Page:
Welcome back to Optimum Healthcare IT’s “4 Questions with…” series, where we interview top executives in the Healthcare IT space. We search for the leaders with track records of service excellence, who are passionate about their work and make patient safety their top priority. In this installment, we have four questions for Dennis Delisle, Senior Director, Operations at Jefferson Health.
Dennis Delisle: Jefferson had myriad systems supporting its inpatient, outpatient, ancillary, and revenue cycle areas. The disparity of those systems became the burning platform to consolidate to a single EHR. Additionally, healthcare’s shift to a pay-for-performance, value-based model has created the imperative for seamless information sharing and transparency. Senior leadership determined that we needed a system that could integrate across care settings, feed the revenue cycle, and produce data, analytics, and insights to continue driving strategy and operations. The organization went through a robust vendor selection process to ensure its key needs and priorities would be met. It is important to have these types of decisions in place for a smooth transition when beginning any EHR journey.
Dennis Delisle: Technology, like an EHR, enables improvement. But those tools alone are not sufficient to drive clinical quality outcomes, financial performance, or other key performance indicators. We knew our end users were the essential ingredient to a successful implementation, user adoption, and longer-term organizational success. Because of the massive undertaking to inform, educate and train thousands of users in the language and style of a new system, we developed comprehensive communication and engagement strategy. Our Communications Team was led by Samantha Inch and included a Senior Communications Specialist, Andy McLamb. Samantha and Andy were responsible for the editorial calendar, content creation, collection and distribution approach, and the multi-modal communication mechanisms required to reach all stakeholders in alignment with our project timeline.
Our framework for communication was based on the premise of change leadership. We incorporated the 3 phases of change: 1) Current State- how things are done today, 2) Transition State- the period in which end users are adjusting to the new system, and 3) Future State- a guidepost or North Star for the vision and direction of the effort. We needed to take the time and effort to understand the current state systems, workflows, challenges, and opportunities. This helped in identifying key gaps and issues we might encounter along the way. The gaps between Current and Future States provided areas of focus for communication and engagement activities. This process allowed us to deliver a relatively smooth transition from Current to Future State through end-user preparation, operational readiness, and senior leadership support.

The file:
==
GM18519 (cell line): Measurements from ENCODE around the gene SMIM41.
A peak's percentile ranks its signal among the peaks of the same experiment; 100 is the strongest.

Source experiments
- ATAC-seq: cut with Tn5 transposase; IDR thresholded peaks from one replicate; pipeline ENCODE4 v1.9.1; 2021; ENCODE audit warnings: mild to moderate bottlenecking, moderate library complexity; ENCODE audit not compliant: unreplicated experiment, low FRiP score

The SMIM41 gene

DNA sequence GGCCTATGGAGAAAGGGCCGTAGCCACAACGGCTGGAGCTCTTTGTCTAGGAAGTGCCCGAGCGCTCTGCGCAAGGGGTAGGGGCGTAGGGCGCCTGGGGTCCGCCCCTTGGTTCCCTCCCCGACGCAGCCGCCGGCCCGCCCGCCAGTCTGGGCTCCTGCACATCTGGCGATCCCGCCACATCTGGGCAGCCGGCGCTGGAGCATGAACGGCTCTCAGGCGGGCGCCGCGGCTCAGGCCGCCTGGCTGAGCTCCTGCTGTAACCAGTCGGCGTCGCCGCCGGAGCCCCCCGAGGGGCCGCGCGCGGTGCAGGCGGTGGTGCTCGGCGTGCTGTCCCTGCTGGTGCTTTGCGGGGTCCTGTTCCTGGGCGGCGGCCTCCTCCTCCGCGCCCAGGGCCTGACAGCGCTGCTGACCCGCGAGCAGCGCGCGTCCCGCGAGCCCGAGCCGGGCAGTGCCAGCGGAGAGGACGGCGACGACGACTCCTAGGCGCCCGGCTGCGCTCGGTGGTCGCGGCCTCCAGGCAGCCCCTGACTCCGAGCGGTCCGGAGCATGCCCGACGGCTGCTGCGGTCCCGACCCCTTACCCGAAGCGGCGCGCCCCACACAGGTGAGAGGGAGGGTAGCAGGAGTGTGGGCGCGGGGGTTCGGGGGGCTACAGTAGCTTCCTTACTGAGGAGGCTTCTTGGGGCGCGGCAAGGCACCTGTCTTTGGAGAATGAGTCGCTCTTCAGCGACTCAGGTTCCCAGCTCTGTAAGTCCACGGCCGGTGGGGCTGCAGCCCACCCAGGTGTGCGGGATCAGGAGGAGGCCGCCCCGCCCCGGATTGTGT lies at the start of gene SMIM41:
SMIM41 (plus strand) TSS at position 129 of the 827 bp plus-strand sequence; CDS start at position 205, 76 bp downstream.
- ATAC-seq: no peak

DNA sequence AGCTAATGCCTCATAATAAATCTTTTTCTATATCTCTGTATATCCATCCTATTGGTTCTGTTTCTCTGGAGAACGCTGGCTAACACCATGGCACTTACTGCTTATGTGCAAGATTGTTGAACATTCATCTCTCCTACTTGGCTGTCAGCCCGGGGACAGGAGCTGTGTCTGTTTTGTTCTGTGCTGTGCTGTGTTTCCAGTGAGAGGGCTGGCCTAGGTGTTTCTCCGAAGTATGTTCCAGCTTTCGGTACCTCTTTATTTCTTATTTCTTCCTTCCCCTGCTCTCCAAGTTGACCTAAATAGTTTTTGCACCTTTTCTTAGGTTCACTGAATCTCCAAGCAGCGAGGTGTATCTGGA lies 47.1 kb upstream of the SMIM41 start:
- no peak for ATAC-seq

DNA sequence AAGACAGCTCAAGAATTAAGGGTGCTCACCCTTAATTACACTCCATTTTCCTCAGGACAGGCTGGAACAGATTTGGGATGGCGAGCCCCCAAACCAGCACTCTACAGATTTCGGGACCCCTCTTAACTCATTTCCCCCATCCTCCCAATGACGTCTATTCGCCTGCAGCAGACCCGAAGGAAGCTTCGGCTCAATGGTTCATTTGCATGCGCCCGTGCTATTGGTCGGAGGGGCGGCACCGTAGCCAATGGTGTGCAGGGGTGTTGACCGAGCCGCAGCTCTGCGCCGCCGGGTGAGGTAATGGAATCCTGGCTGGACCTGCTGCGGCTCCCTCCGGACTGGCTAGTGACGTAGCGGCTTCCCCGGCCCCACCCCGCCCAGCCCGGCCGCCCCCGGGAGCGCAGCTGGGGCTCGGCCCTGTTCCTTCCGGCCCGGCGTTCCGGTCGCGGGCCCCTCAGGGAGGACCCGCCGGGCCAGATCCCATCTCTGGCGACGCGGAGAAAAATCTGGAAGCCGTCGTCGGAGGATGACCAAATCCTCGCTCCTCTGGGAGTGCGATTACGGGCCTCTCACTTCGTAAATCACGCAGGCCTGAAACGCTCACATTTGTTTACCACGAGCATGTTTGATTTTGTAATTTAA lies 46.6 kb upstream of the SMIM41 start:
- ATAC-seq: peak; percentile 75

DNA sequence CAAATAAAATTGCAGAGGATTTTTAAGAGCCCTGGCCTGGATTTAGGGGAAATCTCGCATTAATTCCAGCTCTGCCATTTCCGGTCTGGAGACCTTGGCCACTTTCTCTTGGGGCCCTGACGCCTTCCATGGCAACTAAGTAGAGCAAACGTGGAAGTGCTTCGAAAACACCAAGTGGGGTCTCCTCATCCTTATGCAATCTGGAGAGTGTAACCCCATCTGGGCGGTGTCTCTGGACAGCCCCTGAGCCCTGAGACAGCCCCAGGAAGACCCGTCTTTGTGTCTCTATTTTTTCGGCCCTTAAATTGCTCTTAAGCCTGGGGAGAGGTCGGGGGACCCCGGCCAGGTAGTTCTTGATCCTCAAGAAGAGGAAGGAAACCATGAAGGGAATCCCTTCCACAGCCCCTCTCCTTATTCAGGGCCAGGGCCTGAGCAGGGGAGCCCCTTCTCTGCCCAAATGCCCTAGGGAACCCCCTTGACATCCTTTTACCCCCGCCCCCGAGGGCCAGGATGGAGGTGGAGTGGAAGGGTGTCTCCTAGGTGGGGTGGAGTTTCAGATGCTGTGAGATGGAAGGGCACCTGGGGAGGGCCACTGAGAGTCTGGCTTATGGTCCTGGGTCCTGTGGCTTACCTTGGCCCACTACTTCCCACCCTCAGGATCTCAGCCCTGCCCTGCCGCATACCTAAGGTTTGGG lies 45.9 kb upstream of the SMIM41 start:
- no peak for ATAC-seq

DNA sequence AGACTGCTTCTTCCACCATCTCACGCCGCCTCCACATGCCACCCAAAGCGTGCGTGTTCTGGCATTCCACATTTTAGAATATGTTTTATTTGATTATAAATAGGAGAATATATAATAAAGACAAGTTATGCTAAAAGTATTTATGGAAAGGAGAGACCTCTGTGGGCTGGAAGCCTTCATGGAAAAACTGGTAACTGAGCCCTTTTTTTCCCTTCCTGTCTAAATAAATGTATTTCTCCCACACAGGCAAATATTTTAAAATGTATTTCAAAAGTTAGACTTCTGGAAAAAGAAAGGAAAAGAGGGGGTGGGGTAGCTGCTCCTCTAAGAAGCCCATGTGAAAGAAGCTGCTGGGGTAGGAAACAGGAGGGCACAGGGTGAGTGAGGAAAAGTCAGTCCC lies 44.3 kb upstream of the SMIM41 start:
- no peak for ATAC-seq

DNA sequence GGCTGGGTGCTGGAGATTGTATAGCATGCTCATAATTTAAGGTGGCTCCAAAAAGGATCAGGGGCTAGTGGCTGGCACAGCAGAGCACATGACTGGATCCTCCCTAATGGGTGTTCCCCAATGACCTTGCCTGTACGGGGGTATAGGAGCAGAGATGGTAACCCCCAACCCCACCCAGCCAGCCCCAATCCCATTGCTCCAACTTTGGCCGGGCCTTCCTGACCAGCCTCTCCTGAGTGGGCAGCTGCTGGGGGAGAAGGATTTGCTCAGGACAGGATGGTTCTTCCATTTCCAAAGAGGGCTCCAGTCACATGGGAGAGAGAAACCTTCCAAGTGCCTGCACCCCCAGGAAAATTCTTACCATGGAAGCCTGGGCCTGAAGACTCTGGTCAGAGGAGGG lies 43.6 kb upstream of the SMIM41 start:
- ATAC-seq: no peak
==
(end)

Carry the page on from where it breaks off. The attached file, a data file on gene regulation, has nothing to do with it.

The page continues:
Dennis Delisle: The book was a collaborative effort with my colleagues Samantha Inch and Andy McLamb (mentioned above). Throughout our implementation, they produced and distributed volumes of content across various online media (including website articles and documents, email updates and photo/video) and in-person outlets (including presentations and demos, speeches, info sessions, posters, interviews, etc.). Post-go-live, Samantha, and Andy compiled a comprehensive 'Communications Playbook' that outlined our strategy and lessons learned that we could apply to future implementations. After reviewing the playbook, we discussed the opportunity to expand that content and develop materials that would be useful to organizations on a similar journey. We were lucky enough to work with CRC Press to publish the book, which is written and presented in a way to be a companion to an implementation, something that is referred to regularly as the project progresses. We also wanted to create a guide that would help other organizations and teams avoid common pitfalls (such as low operational engagement or poor end-user adoption) and connect with their staff in a meaningful way.
Dennis Delisle: Training thousands of end users over 2-3 months is no small task. It was all hands on deck, and our leadership was 100% committed to supporting our strategy and execution, given the scale of our implementation. Prior to engaging potential vendors, the leadership team did extensive research on high-performing groups. We utilized KLAS, our EHR vendor and their current customers, as well as reference checks with customers of the groups that were under consideration. We found the most effective approach to include industry analysis, like KLAS, supplemented by customer calls. Additionally, we took note of organizations that were repeat customers of a particular vendor. In a competitive market, loyalty and repeat business are telling factors of a vendor’s performance, engagement, and value.
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